Gardening Myths and Truths
Mulch volcanoes! Mulch volcanoes are a very common mulching technique
where tree mulch is piled high against a tree trunk, giving the
impression of the tree emerging from a mulch cone. This technique
is one of a number of gardening myths that have been fostered by
wives tales, lack of experience, the landscape industry, and misinformation.
Though there are specific reasons for changing each of these myths,
vital plant health, effective gardening effort, and a judicious
use of your time and resources are all good general reasons to de-bunk
these common gardening misconceptions.
Mulching early – Mulching too early and too much is
often done, like the mulch volcanoes described above, because of
misinformation and lack of experience. Mulch is an insulator and
will keep cold soil cool if applied too soon in the spring. Prudent
timing and volume of any mulch after the ground has thoroughly thawed
will ultimately benefit plant roots and the plant itself.
When it comes to soil amendments and chemicals, more is better
– Adding soil amendments, herbicides, and pesticides is striking
a balance between effective benefits and harmful effects. Soil nutrients,
beneficial insects, and other biological factors can be negatively
affected by heavy applications. Optimum plant and soil health will
be gained by following the instructions on any soil additive or
Watering in the daytime – Watering during the day
won't burn leaves, as is commonly thought. However, water applied
during the heat of the day will evaporate significantly. Watering
in the evening or very early morning is most effective as it allows
optimum water retention. Many newer hose nozzles offer a "shower"
mode, which is perfect for this purpose. High-pressure or high-volume
watering will result in substantial water run-off and erode mulch
Staking newly planted trees – Staking a newly planted
tree can help stabilize it in its new planting hole especially on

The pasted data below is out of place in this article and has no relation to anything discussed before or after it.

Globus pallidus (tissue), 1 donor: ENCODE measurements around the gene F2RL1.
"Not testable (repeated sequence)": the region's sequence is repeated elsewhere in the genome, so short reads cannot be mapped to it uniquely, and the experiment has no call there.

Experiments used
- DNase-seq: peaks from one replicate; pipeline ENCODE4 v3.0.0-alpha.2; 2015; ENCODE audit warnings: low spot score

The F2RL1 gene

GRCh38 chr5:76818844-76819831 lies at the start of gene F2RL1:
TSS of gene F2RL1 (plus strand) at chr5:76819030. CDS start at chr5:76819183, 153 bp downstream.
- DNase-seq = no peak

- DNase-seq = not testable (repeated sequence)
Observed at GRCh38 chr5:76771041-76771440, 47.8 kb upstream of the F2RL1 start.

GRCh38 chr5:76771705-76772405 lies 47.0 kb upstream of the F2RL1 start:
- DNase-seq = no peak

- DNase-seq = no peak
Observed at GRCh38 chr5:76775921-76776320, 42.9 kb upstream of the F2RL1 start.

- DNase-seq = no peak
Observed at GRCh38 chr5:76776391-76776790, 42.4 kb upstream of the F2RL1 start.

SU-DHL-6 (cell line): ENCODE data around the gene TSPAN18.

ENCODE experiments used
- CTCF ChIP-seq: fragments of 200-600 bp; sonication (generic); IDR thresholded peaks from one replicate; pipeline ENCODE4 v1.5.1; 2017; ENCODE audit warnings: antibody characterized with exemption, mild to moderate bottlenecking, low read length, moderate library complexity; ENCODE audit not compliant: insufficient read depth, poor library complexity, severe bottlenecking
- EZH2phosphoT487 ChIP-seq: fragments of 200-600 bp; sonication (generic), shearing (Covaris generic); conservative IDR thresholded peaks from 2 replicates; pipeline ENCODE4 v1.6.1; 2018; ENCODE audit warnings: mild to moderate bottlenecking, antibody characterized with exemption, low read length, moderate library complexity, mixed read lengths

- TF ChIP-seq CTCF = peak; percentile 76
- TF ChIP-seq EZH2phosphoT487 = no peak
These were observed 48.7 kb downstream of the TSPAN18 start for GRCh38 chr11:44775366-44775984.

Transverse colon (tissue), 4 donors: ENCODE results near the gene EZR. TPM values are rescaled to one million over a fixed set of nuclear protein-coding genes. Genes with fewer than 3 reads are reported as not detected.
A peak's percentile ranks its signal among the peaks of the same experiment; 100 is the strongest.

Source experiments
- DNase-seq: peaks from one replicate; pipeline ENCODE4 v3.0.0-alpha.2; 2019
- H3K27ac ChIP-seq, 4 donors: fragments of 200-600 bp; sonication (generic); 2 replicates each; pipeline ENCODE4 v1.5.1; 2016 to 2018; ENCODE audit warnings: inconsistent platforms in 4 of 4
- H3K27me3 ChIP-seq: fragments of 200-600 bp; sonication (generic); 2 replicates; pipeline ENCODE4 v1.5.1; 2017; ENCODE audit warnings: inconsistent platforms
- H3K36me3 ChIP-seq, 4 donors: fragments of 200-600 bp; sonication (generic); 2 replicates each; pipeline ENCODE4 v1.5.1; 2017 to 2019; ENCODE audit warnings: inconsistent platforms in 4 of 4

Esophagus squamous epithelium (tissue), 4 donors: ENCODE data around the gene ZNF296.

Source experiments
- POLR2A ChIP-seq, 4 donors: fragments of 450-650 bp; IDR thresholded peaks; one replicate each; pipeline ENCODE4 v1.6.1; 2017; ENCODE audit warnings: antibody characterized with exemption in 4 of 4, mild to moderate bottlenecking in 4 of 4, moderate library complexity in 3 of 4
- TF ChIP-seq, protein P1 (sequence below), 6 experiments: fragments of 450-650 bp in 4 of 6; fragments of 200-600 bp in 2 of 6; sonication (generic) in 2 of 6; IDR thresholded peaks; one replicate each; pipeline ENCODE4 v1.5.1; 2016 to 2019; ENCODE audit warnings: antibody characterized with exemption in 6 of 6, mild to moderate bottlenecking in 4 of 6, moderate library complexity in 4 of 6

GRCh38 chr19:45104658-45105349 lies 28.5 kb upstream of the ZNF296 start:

windy sites, therefore allowing new roots to gain an easier foothold.
However, staking a young tree will also inhibit it from developing
a stronger trunk, which it would normally do moving with the wind.
If you do stake a tree, remove all of the staking material after
the first growing season. Leaving the tree staked much longer will
cause bark injury, prohibit growth, and detract from your tree's
appearance. Remove the trunk wrap from your new tree right after
you plant it as it is only there to protect the trunk during transport;
leaving it on is a moisture and insect trap.
Plant your tree or shrub with the burlap and steel cage
– Planting a new tree or shrub with the burlap and steel cage
is a simple and convenient planting method, especially if you are
planting many trees. Some planters will argue that this method also
keeps the roots intact. However, the burlap material will not permit
easy root expansion, will not integrate the container soil with
the native soil, will hide root problems, and will keep debris in
the planting hole. Consult a co-op extension or arborist society
web page for proper planting methods.
The soil under evergreens is too acidic for other plants
- Evergreens, rhododendrons, and blueberries, to name some plants,
do prefer acidic soil. Dropped evergreen needles can affect soil
acidity, however, it is highly unlikely that it substantially changes
it. There are other sub-surface factors which do effect soil quality,
like rocks and organic material, so test your soil to get a true
reading of its mineral and nutrient content. Then, install plants
that will thrive in those particular soil conditions.
Moss in the lawn requires adding lime – Moss in the
lawn could mean adding lime, but it also could be a symptom of too
much shade, inadequate drainage, or generally poor soil nutrient
levels. Assess these and other possible site factors along with
testing your soil nutrients prior to amending it.
Peat moss is the best soil additive – Peat moss is
a convenient soil amendment and moisture retainer. However, it requires
centuries to produce, is harvested unsustainably and is transported
great distances. Locally produced and properly applied compost,
bark mulch, and fertilizer equal or surpass the benefits of peat
Foliar fertilizer spraying is equally or more effective than
root applications – Spraying fertilizers onto plant leaves
is certainly a convenient method of applying fertilizer. Generally,
the effect is limited compared to applying fertilizer close to the
roots, which will allow more direct nutrient absorption to the plant
via the root system.
The variables that effect a garden location are infinite. Exploring
and being aware of both the immediate and wider range consequences
of your gardening practices will lead to sensible and effective
horticultural methods. Follow gardening practices that provide sustained
optimum plant and soil health.
Grounds by Design – Fine Landscapes is locally owned by Matt
Giroux, who is available for design, gardening, consulting, and
photography on your landscape project. Contact Matt
at 371-7093 with your gardening and landscape questions.